(PAIR.uh.shoot kidz) n. Children sent to a new country to live alone or with a caregiver while their parents remain in their home country.
Craig, a high school senior, lives a fantasy most teen-agers only dream. He and his sister Zoe, 14, live in a sprawling San Marino ranch house, their one chaperon an elderly servant who speaks no English...Craig and Zoe are examples of a phenomenon so familiar in the Chinese community that there is a nickname for it: "parachute kids" — dropped off to live in the United States while their wealthy parents remain in Asia.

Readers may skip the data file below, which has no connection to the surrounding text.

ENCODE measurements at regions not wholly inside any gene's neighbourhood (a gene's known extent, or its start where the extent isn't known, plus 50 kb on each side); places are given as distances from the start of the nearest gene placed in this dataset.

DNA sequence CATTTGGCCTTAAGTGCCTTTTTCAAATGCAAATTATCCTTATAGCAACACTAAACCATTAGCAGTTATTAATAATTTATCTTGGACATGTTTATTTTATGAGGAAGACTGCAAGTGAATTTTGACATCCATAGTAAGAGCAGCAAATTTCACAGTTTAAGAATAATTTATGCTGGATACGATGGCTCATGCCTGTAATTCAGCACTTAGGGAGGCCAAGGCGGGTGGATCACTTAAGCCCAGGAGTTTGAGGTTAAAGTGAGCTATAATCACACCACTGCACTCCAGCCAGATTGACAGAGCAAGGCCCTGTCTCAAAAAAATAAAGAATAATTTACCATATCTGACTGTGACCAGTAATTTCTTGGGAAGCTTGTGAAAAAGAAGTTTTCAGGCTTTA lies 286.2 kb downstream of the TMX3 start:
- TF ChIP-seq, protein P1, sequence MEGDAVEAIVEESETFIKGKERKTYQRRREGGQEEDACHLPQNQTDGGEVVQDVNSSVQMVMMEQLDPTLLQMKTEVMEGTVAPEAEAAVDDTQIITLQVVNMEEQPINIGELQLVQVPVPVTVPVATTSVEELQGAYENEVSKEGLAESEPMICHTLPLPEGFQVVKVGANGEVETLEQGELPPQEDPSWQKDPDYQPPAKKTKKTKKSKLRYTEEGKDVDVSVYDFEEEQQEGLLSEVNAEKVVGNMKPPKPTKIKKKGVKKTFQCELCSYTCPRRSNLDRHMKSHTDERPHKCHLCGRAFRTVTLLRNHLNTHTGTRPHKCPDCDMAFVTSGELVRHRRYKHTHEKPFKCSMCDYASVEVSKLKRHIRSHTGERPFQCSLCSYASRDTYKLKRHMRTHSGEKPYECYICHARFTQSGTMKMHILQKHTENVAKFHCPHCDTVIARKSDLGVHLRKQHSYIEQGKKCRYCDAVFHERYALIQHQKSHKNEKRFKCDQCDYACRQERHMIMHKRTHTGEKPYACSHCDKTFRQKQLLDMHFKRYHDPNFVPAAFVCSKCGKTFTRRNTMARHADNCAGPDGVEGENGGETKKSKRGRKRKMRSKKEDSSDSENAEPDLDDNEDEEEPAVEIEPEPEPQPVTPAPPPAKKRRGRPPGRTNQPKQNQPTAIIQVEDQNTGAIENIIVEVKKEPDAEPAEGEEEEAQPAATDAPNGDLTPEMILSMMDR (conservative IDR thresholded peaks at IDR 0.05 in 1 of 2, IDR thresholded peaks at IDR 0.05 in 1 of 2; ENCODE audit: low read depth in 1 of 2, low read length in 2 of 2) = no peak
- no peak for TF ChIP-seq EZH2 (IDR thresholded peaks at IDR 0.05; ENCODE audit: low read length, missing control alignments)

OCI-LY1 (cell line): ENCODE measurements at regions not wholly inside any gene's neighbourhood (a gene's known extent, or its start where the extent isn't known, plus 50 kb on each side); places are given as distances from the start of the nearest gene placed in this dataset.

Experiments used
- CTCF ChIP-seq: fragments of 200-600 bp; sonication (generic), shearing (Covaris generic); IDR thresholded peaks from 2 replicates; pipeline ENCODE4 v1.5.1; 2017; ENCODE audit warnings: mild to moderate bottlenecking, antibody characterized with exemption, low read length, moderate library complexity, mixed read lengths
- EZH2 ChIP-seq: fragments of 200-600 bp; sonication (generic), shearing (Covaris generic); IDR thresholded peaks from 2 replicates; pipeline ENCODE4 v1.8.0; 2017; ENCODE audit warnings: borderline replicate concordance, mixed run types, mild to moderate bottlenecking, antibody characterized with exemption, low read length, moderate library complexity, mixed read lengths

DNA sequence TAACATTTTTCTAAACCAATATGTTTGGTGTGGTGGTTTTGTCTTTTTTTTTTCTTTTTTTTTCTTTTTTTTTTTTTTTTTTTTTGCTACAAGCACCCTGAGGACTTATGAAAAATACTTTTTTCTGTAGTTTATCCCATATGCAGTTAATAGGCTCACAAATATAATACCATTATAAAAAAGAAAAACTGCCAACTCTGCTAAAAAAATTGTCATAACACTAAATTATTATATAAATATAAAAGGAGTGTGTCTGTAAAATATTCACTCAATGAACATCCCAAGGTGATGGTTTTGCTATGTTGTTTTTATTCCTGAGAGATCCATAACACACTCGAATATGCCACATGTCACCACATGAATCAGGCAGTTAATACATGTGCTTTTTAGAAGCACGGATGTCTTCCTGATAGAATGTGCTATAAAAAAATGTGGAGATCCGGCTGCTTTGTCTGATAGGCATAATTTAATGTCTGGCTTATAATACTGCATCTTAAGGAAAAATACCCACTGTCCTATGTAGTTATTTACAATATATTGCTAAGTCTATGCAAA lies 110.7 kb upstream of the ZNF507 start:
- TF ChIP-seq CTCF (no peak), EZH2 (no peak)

The parents, mostly from Taiwan, want their children in more open, less cutthroat U.S. school systems, in which the chances of getting into college are much greater.
Parents may place their children with distant relatives or paid caretakers, or simply buy a house for them and have them stay alone. Under these scenarios, the youngsters often live much as adults would, deciding when to go to sleep or attend school and whether dinner will consist of leafy greens or potato chips.